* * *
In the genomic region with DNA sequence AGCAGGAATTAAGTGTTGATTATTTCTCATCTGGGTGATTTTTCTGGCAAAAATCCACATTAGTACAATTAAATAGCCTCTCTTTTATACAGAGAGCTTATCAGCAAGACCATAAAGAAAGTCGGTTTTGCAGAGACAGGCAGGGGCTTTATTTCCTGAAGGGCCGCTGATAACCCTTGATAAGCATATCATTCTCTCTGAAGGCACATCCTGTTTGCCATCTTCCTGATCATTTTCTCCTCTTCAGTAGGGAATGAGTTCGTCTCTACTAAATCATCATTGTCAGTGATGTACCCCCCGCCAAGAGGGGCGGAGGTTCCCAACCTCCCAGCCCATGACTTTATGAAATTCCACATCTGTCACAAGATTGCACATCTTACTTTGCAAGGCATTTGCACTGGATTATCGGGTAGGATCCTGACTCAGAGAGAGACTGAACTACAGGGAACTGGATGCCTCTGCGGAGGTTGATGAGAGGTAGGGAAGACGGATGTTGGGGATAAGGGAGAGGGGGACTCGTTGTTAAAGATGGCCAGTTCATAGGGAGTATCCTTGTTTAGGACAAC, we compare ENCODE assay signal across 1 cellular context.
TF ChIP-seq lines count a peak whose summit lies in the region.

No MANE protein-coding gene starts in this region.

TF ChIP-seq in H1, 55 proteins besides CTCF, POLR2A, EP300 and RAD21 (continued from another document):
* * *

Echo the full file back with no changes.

In the genomic region with DNA sequence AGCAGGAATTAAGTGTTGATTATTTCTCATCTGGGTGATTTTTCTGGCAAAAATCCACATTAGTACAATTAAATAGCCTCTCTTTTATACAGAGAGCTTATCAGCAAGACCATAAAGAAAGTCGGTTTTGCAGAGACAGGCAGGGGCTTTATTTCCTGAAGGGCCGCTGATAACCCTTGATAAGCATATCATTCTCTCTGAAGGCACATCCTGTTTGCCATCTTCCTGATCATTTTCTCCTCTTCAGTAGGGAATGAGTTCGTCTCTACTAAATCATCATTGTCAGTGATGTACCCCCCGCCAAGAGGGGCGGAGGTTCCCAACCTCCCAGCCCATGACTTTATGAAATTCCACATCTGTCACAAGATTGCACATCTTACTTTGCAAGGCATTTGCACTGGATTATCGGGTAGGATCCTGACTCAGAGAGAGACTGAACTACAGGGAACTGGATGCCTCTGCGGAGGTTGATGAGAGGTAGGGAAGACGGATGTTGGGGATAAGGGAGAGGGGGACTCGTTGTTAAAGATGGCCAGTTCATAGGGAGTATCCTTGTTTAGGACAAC, we compare ENCODE assay signal across 1 cellular context.
TF ChIP-seq lines count a peak whose summit lies in the region.

No MANE protein-coding gene starts in this region.

TF ChIP-seq in H1, 55 proteins besides CTCF, POLR2A, EP300 and RAD21 (continued from another document):